How to Ask for Help in Your Job Search

Updated: Oct 19

When you are are searching for a job, your immediate (or indirect network) is very important to help you with leads and advise. The Covid-19 pandemic has caused record unemployment and forced thousands of companies to close down. While there is a severe impact on many job seekers, you may still ask yourself, Is it right to as people for help?. Well the answer is, Yes. The approach would be more specific and cautious. There are several job posts that are fake and employment agencies and people wanting to make quick money. Make sure you tap the right resources and contact the people you know. You will find that some people are more eager than ever to lend a helping hand, in the form of introductions.

Follow these guidelines that will help you in your job search.

1. Ask for Something Specific

Do not expect your resource to find out what you need and how to help. But rather be clear in what you need. For example, you may want to find out which companies in your industry are hiring or downsizing and how to certain companies look after their employees or get connected to the hiring manager of company A and need a formal introduction or recommendation. Once they have an idea of the kind of help you are looking for, they might be able to offer more suggestions and also be free with advise.

“Knowing who you are and the problems you can solve or the value you can bring to a company” is key.


2. Be Genuine and Empathetic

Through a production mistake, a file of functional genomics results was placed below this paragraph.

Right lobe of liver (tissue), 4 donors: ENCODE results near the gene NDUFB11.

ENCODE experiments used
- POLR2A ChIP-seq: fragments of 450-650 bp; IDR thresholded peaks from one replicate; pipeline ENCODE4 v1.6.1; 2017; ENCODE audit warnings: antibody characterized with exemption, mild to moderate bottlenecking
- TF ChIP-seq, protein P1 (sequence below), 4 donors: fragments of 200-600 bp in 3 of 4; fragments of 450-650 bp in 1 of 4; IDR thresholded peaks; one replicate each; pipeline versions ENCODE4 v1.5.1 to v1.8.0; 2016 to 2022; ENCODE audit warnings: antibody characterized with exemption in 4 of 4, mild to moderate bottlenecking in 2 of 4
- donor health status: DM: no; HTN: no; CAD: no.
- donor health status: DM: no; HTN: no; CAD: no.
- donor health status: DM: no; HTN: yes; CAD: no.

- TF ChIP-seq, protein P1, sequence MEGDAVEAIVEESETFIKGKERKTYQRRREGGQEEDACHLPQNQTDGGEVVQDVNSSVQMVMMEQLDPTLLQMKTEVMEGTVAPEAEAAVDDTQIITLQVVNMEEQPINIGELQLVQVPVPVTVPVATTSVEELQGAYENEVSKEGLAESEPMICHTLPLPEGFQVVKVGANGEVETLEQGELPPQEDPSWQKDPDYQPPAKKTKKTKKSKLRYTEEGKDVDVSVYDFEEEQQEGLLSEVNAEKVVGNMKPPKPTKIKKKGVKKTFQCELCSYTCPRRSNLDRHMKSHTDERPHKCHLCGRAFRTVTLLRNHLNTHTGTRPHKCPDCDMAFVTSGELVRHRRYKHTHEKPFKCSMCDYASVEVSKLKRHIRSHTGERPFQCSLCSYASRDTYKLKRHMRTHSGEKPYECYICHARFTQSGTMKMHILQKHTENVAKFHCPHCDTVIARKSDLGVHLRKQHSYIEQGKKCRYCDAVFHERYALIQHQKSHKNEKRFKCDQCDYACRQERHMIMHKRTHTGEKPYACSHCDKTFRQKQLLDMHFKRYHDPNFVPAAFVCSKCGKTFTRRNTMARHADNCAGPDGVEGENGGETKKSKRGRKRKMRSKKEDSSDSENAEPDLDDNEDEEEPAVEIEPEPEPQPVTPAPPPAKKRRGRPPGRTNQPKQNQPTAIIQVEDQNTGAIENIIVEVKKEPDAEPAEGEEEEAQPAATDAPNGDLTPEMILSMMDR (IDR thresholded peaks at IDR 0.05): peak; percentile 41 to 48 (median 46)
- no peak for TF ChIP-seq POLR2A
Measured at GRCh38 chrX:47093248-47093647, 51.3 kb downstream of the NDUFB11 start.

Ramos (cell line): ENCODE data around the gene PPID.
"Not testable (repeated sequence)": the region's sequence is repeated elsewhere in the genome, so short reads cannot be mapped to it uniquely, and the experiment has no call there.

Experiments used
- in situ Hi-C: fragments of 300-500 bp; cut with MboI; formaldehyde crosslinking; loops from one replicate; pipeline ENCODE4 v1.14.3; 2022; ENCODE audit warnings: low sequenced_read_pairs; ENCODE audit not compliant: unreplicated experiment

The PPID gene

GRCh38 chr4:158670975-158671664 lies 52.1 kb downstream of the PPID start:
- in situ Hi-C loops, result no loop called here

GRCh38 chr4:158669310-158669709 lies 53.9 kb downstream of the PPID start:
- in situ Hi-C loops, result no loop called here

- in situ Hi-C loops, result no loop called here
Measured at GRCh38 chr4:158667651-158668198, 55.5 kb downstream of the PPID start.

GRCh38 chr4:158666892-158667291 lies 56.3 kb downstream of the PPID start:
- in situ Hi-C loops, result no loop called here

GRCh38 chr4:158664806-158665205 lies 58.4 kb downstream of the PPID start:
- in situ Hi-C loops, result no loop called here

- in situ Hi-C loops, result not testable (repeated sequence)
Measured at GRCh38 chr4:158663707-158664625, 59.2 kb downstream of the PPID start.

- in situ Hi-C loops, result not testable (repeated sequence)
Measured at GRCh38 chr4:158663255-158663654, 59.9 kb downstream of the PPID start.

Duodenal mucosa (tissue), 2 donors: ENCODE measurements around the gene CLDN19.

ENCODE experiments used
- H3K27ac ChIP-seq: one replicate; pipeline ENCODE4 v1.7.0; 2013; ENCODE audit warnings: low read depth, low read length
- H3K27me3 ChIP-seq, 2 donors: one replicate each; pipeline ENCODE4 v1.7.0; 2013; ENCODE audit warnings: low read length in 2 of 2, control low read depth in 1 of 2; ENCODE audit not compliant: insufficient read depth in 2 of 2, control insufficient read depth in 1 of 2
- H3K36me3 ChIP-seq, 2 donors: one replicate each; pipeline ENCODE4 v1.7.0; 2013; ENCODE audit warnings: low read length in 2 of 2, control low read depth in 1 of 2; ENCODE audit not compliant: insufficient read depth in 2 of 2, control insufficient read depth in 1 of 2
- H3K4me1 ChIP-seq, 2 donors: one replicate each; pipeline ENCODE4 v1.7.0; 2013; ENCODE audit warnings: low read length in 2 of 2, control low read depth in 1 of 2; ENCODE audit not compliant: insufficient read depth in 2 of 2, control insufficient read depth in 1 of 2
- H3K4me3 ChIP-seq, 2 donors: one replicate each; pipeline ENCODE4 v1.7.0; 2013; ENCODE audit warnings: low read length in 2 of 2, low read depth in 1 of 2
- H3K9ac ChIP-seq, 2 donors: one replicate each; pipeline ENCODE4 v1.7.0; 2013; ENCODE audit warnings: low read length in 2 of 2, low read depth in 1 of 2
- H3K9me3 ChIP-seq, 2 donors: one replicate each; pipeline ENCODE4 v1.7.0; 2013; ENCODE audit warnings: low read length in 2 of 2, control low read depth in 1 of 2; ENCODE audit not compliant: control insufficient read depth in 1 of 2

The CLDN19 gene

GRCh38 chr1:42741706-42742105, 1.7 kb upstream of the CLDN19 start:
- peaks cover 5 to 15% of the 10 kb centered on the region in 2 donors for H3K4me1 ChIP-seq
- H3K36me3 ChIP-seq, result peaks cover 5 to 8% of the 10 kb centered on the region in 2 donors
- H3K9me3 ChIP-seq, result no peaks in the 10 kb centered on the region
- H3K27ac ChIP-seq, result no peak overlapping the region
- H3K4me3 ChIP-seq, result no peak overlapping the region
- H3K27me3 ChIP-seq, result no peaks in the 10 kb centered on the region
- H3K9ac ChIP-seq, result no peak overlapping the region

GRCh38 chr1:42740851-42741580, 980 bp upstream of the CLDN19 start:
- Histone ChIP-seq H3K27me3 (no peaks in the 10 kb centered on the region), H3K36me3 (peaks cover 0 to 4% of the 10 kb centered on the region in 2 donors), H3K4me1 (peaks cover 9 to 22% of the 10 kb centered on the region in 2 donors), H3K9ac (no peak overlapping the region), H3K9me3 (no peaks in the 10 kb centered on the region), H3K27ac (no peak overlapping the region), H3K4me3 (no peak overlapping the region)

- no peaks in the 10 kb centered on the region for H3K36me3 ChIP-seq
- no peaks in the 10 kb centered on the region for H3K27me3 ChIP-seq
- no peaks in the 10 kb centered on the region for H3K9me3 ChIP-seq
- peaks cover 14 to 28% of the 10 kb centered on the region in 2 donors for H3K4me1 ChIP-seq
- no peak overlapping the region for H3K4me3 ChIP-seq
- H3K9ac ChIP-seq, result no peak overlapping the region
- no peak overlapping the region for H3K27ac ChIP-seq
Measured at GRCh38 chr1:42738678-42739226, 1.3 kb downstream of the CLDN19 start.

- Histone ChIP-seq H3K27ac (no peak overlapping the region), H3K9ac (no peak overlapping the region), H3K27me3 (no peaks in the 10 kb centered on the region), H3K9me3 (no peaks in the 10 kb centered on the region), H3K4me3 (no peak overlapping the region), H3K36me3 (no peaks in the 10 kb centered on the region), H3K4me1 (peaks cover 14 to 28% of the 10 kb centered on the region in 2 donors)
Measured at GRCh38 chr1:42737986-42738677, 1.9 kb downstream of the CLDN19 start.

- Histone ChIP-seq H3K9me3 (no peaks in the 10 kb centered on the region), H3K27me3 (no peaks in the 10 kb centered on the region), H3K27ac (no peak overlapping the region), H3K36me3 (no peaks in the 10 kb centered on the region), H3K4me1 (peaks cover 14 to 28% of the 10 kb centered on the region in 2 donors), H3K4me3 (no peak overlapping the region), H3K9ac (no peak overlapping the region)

Remember, a lot of people and businesses are struggling. You do not know if someone has been laid off, or had a pay cut or not found a job for several months. They may be even be dealing with their own illness or the illness or loss of a loved one.

So “be personal, sincere, authentic, and inquire about how they are doing too. Start every email with earnest, heartfelt questions about them and their loved ones and try to make your messages personalized and conversational as possible, taking into account how much you know them.

3. Be Patient

This is not the time to pressure or hound people over slower responses. If you have not heard back after a week, it is OK to gently and politely follow up, but if you do not get a response after that, move on, and do not take it personally. Prepare yourself for the fact that you may need to reach out to more people than usual to find someone who can help.


4. Network

I have often found that networking is the best source to develop and maintain connections. Attend trade fairs and events and exhibitions. Be genuine establishing and maintaining contacts. Be true to the reason you are attending these events (to showcase your experience, education and skills) to prospective employers. Be clear to sell your expertise on being the most preferred candidate to hire. Do not forget to show genuine interest in companies and what they do. This will also help you understand which companies are best to work for.

Remember you are doing all this while your job application is with companies you have applied or recruiters you have contacted already.


All the very best in your job search.


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